A Journey of faith within the church, the culture and the world
Tuesday, December 16, 2014
Advent Reflection 2015: Week Three
“I am the voice of one crying out in the wilderness,
‘Make straight the way of the Lord,’”
as the prophet Isaiah said.
Now they had been sent from the Pharisees. They asked him, “Why then are you baptizing if you are neither the Messiah, nor Elijah, nor the prophet?” John answered them, “I baptize with water. Among you stands one whom you do not know, the one who is coming after me; I am not worthy to untie the thong of his sandal.”
“ I myself did not know him, but the one who sent me to baptize with water said to me, ‘He on whom you see the Spirit descend and remain is the one who baptizes with the Holy Spirit.’” (John 1:23-27, 33)
John the Baptizer committed the ultimate heresy: Telling the power brokers of the dominant culture something that they didn’t already believe.
This kind of behavior is what got both John and Jesus in trouble with the local religious leaders. John’s call to repentance seemed to bother them, not necessarily because they didn’t appreciate the idea, but because John lacked adequate credentials. If he wasn’t the Messiah or Elijah or “the prophet,” then what was he doing in his ragged garments and crazy hair telling people to turn their lives back to God before it was too late?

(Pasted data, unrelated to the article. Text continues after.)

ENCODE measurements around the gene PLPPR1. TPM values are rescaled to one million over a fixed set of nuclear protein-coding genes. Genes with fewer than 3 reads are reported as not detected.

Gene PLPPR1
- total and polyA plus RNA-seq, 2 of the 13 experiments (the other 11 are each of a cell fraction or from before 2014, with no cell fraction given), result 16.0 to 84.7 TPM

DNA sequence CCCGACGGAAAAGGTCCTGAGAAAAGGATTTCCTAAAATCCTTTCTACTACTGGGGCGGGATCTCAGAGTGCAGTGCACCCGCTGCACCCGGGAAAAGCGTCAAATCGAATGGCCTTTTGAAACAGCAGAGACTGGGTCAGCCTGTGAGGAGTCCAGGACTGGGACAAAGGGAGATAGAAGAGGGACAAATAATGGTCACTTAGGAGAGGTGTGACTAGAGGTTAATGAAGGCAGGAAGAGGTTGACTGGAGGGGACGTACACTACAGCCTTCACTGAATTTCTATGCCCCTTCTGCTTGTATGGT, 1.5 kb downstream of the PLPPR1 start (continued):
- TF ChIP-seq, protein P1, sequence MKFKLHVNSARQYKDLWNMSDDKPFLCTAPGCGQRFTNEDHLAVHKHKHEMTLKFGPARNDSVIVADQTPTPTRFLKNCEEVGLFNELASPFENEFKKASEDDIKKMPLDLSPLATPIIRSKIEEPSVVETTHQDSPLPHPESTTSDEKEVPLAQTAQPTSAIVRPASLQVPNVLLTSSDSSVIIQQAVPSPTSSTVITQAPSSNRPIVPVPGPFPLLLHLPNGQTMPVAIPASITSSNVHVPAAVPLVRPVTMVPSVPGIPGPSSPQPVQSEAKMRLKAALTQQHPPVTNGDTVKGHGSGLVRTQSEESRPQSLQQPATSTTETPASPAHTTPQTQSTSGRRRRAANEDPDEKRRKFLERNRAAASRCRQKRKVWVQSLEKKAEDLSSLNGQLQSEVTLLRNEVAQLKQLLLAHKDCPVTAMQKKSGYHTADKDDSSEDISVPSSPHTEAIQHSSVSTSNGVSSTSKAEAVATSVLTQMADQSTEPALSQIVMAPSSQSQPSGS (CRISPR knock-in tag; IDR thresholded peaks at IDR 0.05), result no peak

But John knew who he was and who had authorized him to do what he was doing. More importantly, he knew who he wasn’t. He wasn’t the Messiah. He wasn’t the one long awaited by Israel to renew their destiny as the people of God. In the meantime, John served as sign and wonder, pointing through his actions toward a new and better thing that was to come. He drenched people with common river water in the act of baptism; someone was coming, he claimed, who would drench people’s lives with the very spirit of God.
In this Advent season, as we consider and reconsider the coming of Jesus, it might be good to reflect on how our lives are also intended to be sign and wonder for the sake of the world. In all that we do as followers of Jesus—gather together for worship, care for the poor, pray for the sick and hurting, work for justice in the world—we give evidence to Jesus’ claim that the kingdom of God is near (Mark 1:15).
Forty or so years after John’s death, the Roman army wiped out Jerusalem, destroying the city and its center of worship. John’s ministry pointed to something better that was to come, and still the world carried on in its self-destructive cycles. John was not about altering that inevitability.
Perhaps, in a similar way, followers of Jesus may not be able to divert the disastrous course of the world, but our lives—both individually and corporately—should serve as sign and wonder, pointing to God’s intentions for a new heaven and a new earth, one in which his justice, healing, and peace will be established.